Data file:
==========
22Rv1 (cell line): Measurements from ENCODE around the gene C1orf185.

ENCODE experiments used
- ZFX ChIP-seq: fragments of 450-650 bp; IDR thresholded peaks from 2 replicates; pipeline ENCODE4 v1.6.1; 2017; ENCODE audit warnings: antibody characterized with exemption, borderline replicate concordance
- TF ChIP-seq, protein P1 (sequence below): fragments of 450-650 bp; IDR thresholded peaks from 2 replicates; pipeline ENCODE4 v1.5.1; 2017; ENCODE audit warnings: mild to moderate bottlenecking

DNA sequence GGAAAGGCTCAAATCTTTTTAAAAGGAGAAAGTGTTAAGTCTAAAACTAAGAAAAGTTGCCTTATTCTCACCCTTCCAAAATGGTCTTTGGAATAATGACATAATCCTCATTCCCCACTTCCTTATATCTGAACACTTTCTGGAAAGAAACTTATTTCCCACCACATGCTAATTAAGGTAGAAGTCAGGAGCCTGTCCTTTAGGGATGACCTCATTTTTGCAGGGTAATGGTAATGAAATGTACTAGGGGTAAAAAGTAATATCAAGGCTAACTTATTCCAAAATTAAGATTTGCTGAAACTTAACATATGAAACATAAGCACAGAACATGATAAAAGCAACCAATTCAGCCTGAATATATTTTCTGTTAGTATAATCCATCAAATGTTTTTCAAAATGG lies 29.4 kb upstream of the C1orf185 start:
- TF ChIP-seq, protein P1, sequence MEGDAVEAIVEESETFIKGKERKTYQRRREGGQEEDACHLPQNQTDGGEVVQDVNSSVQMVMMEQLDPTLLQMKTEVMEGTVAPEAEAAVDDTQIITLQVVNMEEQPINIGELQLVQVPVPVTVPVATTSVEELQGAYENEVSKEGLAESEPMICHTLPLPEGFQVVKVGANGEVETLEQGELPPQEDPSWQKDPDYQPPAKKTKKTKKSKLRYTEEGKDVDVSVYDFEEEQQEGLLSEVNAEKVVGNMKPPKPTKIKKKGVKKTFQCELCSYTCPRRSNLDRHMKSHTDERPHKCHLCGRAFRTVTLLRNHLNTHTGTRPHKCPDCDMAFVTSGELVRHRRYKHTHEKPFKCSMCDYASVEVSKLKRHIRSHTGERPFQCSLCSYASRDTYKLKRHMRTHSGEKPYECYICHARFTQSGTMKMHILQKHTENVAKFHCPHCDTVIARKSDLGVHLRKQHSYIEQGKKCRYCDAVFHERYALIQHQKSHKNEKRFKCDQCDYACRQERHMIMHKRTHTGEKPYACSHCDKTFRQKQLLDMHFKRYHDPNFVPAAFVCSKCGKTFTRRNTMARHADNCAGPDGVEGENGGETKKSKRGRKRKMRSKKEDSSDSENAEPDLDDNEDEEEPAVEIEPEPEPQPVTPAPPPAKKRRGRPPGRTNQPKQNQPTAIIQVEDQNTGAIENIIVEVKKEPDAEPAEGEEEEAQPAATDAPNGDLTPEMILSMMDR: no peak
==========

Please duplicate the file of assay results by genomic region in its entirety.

22Rv1 (cell line): Measurements from ENCODE around the gene C1orf185.

ENCODE experiments used
- ZFX ChIP-seq: fragments of 450-650 bp; IDR thresholded peaks from 2 replicates; pipeline ENCODE4 v1.6.1; 2017; ENCODE audit warnings: antibody characterized with exemption, borderline replicate concordance
- TF ChIP-seq, protein P1 (sequence below): fragments of 450-650 bp; IDR thresholded peaks from 2 replicates; pipeline ENCODE4 v1.5.1; 2017; ENCODE audit warnings: mild to moderate bottlenecking

DNA sequence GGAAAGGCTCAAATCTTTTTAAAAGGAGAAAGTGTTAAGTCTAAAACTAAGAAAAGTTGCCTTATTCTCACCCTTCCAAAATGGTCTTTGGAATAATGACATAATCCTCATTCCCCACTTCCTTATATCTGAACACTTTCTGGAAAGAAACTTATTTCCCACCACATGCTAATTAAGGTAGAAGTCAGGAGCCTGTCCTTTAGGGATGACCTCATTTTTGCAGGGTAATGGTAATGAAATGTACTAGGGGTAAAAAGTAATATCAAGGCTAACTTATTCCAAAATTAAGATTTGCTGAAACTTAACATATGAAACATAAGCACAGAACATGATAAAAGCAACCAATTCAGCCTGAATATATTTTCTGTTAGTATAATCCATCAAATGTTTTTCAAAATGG lies 29.4 kb upstream of the C1orf185 start:
- TF ChIP-seq, protein P1, sequence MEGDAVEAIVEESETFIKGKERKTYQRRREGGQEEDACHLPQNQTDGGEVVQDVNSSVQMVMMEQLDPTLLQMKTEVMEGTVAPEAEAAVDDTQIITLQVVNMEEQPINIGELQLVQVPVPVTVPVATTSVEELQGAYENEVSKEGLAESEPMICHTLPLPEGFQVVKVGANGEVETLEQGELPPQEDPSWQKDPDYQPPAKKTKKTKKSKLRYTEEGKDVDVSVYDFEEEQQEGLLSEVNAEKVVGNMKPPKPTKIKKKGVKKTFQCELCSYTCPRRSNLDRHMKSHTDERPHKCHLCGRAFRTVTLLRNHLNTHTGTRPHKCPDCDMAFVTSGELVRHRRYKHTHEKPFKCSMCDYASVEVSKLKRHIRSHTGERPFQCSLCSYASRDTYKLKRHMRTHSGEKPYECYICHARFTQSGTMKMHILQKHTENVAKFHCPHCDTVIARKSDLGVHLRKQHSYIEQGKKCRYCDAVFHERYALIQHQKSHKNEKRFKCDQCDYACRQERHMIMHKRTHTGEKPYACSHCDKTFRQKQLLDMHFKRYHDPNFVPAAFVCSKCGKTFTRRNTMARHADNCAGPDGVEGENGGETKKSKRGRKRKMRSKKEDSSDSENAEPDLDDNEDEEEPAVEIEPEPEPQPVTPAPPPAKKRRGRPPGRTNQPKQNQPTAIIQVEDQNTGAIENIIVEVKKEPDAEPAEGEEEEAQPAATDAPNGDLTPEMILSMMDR: no peak